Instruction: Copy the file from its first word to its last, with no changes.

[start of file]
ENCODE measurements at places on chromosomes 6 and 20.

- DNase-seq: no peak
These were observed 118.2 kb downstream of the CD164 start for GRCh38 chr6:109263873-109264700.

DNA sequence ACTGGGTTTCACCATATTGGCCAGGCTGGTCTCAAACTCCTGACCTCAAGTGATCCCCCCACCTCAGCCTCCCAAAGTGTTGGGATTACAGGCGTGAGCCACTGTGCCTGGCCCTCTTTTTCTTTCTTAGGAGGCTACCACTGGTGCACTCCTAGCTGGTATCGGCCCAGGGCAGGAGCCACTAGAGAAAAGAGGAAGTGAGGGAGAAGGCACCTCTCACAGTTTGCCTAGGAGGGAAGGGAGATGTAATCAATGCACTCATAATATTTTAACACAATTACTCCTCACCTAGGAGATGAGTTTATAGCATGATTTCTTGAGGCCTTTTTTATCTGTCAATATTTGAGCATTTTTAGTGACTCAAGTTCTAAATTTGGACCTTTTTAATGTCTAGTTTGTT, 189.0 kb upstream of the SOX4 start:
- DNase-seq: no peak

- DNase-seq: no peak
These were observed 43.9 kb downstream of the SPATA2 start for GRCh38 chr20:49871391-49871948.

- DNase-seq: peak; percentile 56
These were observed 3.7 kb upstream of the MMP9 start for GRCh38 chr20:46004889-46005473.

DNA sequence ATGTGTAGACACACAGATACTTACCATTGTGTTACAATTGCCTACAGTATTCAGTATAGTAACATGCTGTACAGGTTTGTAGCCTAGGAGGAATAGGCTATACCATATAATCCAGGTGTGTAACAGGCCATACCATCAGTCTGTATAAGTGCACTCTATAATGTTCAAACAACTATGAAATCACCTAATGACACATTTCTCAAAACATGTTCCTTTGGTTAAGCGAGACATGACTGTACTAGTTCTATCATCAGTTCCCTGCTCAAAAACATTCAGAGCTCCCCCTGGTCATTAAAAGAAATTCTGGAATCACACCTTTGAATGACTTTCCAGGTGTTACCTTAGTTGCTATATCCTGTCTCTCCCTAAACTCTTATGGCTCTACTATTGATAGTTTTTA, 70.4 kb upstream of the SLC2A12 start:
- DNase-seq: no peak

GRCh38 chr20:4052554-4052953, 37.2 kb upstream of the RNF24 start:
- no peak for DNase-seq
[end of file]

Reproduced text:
ENCODE measurements at places on chromosomes 6 and 20.

- DNase-seq: no peak
These were observed 118.2 kb downstream of the CD164 start for GRCh38 chr6:109263873-109264700.

DNA sequence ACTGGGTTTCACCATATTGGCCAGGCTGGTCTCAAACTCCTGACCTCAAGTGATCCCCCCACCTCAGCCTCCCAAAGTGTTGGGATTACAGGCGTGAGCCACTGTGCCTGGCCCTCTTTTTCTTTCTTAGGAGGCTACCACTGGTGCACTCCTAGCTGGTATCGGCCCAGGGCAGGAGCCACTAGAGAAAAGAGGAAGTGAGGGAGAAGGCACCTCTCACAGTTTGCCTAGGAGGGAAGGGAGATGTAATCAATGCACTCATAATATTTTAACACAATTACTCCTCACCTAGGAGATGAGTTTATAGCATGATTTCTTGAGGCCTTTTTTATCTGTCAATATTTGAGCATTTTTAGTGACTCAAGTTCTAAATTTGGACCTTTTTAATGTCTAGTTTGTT, 189.0 kb upstream of the SOX4 start:
- DNase-seq: no peak

- DNase-seq: no peak
These were observed 43.9 kb downstream of the SPATA2 start for GRCh38 chr20:49871391-49871948.

- DNase-seq: peak; percentile 56
These were observed 3.7 kb upstream of the MMP9 start for GRCh38 chr20:46004889-46005473.

DNA sequence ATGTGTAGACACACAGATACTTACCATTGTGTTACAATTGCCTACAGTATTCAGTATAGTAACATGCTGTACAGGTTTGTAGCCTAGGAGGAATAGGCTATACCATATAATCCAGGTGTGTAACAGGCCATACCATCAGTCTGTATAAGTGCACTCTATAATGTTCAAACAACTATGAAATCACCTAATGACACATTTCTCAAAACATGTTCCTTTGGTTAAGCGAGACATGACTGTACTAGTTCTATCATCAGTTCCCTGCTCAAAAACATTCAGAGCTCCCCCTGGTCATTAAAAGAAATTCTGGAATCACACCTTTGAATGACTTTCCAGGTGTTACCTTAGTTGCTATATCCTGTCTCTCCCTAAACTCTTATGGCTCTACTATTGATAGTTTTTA, 70.4 kb upstream of the SLC2A12 start:
- DNase-seq: no peak

GRCh38 chr20:4052554-4052953, 37.2 kb upstream of the RNF24 start:
- no peak for DNase-seq